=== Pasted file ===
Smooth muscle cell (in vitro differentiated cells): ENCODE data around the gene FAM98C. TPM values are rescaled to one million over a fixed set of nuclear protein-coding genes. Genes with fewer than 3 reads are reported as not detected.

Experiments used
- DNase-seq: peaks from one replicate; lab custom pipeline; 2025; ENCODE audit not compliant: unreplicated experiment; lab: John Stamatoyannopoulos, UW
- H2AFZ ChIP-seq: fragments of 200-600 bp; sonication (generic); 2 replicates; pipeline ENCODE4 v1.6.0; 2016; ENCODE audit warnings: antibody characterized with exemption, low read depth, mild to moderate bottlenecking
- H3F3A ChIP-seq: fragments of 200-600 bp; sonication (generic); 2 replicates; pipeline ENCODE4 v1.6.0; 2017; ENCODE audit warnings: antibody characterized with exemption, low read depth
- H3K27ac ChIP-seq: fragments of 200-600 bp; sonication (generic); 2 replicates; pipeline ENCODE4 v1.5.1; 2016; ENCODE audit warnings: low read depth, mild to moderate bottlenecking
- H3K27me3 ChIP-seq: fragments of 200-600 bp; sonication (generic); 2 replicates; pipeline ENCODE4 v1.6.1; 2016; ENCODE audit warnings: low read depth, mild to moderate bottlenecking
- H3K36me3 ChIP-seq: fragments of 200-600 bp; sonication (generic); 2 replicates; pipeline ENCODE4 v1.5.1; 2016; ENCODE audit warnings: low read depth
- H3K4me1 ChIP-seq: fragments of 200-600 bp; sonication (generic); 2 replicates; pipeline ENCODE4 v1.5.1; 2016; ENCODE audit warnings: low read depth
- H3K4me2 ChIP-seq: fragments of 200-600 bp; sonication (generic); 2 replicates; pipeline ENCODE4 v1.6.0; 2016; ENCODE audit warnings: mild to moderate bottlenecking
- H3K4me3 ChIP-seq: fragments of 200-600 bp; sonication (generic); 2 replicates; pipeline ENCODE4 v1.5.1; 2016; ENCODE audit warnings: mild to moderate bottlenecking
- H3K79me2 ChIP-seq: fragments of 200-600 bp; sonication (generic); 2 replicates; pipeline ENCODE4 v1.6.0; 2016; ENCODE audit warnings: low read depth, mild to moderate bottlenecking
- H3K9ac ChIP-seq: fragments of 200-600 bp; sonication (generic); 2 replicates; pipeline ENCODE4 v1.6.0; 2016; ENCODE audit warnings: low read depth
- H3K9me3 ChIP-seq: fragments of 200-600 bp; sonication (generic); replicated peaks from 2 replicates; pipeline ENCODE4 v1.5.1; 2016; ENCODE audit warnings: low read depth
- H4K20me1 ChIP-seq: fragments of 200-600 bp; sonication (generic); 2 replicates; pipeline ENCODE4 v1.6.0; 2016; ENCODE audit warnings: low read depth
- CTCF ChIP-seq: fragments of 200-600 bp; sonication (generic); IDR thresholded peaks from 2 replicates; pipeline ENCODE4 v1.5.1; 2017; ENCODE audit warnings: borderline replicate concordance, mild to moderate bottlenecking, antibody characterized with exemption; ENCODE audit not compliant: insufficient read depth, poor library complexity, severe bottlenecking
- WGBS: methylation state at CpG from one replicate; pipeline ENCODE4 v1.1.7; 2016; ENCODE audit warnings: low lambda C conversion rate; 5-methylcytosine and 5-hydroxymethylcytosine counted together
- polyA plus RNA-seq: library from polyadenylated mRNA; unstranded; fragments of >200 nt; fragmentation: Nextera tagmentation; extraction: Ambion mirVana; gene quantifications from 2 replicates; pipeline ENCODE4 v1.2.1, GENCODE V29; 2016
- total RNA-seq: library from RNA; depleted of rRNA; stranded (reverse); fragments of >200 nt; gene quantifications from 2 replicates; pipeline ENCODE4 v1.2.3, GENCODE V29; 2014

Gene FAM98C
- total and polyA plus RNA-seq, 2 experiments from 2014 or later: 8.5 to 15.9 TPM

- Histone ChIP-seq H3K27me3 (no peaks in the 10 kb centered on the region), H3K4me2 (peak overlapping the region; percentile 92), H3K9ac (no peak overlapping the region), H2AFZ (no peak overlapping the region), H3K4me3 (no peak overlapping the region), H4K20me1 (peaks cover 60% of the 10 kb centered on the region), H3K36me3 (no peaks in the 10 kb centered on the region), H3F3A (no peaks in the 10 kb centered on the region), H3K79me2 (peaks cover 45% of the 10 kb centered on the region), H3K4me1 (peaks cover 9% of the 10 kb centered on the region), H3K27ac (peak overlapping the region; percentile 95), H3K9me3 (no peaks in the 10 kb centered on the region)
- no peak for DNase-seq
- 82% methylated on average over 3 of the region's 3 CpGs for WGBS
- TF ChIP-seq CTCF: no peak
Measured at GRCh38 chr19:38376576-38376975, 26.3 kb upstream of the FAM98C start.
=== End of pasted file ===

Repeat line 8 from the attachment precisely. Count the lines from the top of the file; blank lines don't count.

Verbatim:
- H3K36me3 ChIP-seq: fragments of 200-600 bp; sonication (generic); 2 replicates; pipeline ENCODE4 v1.5.1; 2016; ENCODE audit warnings: low read depth